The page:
Kevin Anderson of South Africa and No. 13 seed Steve Johnson of the U.S. both advanced to the Winston-Salem quarterfinals.
WINSTON-SALEM, N.C. (AP)—Second-seeded Kevin Anderson of South Africa and No. 13 seed Steve Johnson of the U.S. were among four seeded players to advance Wednesday to the quarterfinals at the Winston-Salem Open.
Anderson, ranked 15th in the world, beat 2014 finalist Jerzy Janowicz of Poland 7–6 (2), 6–4 at the Wake Forest Tennis Center.
Johnson, the lone American remaining, topped third-seeded Jo-Wilfried Tsonga of France 6–3, 4–6, 7–6 (4).
In a battle of big hitters—both players are 6-foot-8 - Anderson served 17 aces and took advantage of a service break in the second set to improve to 3-0 against the 16th-seeded Janowicz.
“I was really pleased with today's performance,” Anderson said. “It was an improvement from yesterday. I really served well today, and that was my big goal. I really took care of my own serve games, especially when you're playing a big server like Jerzy, that's one of the most important aspects.
“I also did a good job of staying patient on the returns. I didn't necessarily feel I returned my best, but when it counted, I definitely made some returns.”
Janowicz, who beat defending champion Lukas Rosol in the second round Tuesday, was clearly frustrated in the second set. He was twice called for foot faults, and was given a code violation for hitting a ball out of the stadium after the service break.
“The first set was a good fight for both players,” Janowicz said. “You never know how it's going to be in a tiebreak, but I lost it. But the second set was completely destroyed by the linesmen. They called a foot fault after my ace when it was 30-all, and that destroyed my match right there.
“Being broken is nothing really special, but being broken because of the linesmen, this is painful. It's quite annoying when its 30-all in an important game, and they call a foot fault.”
Anderson will face 18-year-old Borna Coric of Croatia on Thursday. The eighth-seeded Coric beat Argentina's Diego Schwartzman 6–2, 6–1.
Johnson, ranked No. 49, picked up his second win of the season over a top-20 opponent and his first since beating then-No. 16 Grigor Dimitrov of Bulgaria in Washington three weeks ago.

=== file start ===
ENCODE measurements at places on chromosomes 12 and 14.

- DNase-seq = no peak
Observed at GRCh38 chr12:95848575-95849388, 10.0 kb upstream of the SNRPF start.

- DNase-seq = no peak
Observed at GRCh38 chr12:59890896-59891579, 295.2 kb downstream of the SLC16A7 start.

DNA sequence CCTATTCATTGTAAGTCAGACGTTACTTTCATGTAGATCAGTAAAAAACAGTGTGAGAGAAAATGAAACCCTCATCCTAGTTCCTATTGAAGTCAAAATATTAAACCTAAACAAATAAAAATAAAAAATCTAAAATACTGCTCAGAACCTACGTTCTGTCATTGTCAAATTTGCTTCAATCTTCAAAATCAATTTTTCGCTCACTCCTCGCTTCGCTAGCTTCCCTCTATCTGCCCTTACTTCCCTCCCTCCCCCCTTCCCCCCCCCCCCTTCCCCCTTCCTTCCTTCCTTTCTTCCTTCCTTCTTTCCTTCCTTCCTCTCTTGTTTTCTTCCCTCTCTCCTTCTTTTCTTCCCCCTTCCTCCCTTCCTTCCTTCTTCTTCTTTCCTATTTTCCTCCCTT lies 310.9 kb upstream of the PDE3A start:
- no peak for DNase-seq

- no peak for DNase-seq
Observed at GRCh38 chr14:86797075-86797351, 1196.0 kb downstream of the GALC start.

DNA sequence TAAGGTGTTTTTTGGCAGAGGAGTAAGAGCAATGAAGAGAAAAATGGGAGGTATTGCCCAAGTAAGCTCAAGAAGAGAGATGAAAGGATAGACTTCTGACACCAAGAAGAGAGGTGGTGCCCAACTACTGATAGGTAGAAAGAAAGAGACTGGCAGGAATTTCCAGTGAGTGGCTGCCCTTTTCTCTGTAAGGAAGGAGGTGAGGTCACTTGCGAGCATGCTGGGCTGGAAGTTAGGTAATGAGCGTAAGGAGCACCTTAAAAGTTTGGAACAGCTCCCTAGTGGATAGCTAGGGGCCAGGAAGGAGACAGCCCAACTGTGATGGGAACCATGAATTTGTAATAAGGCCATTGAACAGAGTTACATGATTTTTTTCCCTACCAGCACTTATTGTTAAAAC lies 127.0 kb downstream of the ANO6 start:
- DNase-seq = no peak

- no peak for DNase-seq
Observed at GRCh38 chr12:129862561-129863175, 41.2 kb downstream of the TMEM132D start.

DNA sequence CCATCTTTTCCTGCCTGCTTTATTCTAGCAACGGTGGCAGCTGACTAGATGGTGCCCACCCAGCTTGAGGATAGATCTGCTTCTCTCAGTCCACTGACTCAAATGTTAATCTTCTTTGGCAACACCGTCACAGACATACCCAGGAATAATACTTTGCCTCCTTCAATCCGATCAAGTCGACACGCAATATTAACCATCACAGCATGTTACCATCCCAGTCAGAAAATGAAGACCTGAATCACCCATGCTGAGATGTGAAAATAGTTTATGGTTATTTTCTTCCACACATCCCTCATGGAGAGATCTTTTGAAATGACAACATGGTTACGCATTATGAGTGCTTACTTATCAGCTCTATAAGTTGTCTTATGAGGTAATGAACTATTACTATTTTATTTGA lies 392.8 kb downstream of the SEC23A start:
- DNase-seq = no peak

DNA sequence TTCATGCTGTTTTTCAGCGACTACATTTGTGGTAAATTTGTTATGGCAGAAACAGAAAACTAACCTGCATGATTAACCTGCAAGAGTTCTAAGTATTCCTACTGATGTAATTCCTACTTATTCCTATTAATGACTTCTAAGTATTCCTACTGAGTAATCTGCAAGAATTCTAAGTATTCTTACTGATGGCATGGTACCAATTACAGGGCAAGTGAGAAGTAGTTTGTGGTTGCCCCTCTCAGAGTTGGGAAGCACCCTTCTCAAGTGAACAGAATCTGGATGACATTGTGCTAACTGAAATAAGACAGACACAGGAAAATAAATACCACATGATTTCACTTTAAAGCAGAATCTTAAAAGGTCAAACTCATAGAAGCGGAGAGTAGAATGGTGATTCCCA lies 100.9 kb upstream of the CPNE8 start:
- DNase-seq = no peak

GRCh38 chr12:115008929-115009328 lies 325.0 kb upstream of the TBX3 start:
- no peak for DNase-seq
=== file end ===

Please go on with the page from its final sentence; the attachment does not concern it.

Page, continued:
Johnson had appeared in command of the match after breaking Tsonga's serve in the first set. But Tsonga fought back in the second set, breaking back on Johnson in the deciding game.
“I kinda let that second set slip away,” Johnson said. “You give a guy two free points in a game, he's going to play well at some point. I was fortunate to hold on in the third (set), and held on in the (tiebreaker).”
Tsonga, who had 13 aces, was down 2–1 and on serve in the tiebreaker when he double faulted. That began a run of four consecutive points for Johnson, who was able to serve out the match after giving up three match points.
“It's disappointing,” said Tsonga, now 2–10 this season in matches where he lost the first set. “I used to be better, but today (Johnson) played a great match. He deserved it.”
On Thursday, Johnson will take on Taiwan's Yen-Hsun Lu, a 7–6 (1), 1–6, 7–5 winner over South Korea's Hyeon Chung.
Also, sixth-seeded Thomaz Bellucci of Brazil beat 11th-seeded Jiri Vesely of the Czech Republic 6–1, 6–7 (7), 6-4; Tunisia's Malek Jaziri beat 15th-seeded Teymuraz Gabashvili of Russia 7–5, 6–4; France's Pierre-Hugues Herbert beat Britain's Aljaz Bedene 6–3, 6–0; and Spain's Pablo Carreno Busta topped Italy's Simone Bolelli 6–4, 4–6, 6–1.
In the other quarterfinals, Bellucci will face Jaziri; and Herbert will meet Carreno Busta.